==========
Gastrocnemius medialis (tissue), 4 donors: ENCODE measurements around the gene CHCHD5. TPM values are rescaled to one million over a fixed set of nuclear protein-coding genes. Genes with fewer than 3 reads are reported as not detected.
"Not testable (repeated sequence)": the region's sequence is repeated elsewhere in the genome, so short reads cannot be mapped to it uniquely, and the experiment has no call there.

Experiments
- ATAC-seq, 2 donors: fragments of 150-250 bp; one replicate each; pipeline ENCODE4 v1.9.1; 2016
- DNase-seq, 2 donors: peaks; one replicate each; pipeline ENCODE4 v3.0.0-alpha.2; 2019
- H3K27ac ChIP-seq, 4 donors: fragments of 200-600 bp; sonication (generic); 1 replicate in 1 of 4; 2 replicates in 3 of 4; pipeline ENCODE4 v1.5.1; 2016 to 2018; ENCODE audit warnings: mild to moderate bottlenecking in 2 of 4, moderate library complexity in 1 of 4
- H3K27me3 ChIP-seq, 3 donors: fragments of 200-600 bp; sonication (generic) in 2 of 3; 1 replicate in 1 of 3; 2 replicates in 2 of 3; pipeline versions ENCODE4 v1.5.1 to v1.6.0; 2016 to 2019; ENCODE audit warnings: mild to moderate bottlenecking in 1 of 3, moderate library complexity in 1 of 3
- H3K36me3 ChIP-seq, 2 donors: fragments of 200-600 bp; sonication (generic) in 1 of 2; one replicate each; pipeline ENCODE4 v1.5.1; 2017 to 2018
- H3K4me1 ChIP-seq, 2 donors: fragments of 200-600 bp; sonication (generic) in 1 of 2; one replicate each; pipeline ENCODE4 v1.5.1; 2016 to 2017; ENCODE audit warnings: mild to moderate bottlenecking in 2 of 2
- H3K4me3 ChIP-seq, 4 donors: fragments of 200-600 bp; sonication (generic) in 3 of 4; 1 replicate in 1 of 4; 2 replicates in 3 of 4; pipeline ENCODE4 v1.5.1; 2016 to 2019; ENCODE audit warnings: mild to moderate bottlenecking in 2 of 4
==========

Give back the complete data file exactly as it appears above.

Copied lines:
Gastrocnemius medialis (tissue), 4 donors: ENCODE measurements around the gene CHCHD5. TPM values are rescaled to one million over a fixed set of nuclear protein-coding genes. Genes with fewer than 3 reads are reported as not detected.
"Not testable (repeated sequence)": the region's sequence is repeated elsewhere in the genome, so short reads cannot be mapped to it uniquely, and the experiment has no call there.

Experiments
- ATAC-seq, 2 donors: fragments of 150-250 bp; one replicate each; pipeline ENCODE4 v1.9.1; 2016
- DNase-seq, 2 donors: peaks; one replicate each; pipeline ENCODE4 v3.0.0-alpha.2; 2019
- H3K27ac ChIP-seq, 4 donors: fragments of 200-600 bp; sonication (generic); 1 replicate in 1 of 4; 2 replicates in 3 of 4; pipeline ENCODE4 v1.5.1; 2016 to 2018; ENCODE audit warnings: mild to moderate bottlenecking in 2 of 4, moderate library complexity in 1 of 4
- H3K27me3 ChIP-seq, 3 donors: fragments of 200-600 bp; sonication (generic) in 2 of 3; 1 replicate in 1 of 3; 2 replicates in 2 of 3; pipeline versions ENCODE4 v1.5.1 to v1.6.0; 2016 to 2019; ENCODE audit warnings: mild to moderate bottlenecking in 1 of 3, moderate library complexity in 1 of 3
- H3K36me3 ChIP-seq, 2 donors: fragments of 200-600 bp; sonication (generic) in 1 of 2; one replicate each; pipeline ENCODE4 v1.5.1; 2017 to 2018
- H3K4me1 ChIP-seq, 2 donors: fragments of 200-600 bp; sonication (generic) in 1 of 2; one replicate each; pipeline ENCODE4 v1.5.1; 2016 to 2017; ENCODE audit warnings: mild to moderate bottlenecking in 2 of 2
- H3K4me3 ChIP-seq, 4 donors: fragments of 200-600 bp; sonication (generic) in 3 of 4; 1 replicate in 1 of 4; 2 replicates in 3 of 4; pipeline ENCODE4 v1.5.1; 2016 to 2019; ENCODE audit warnings: mild to moderate bottlenecking in 2 of 4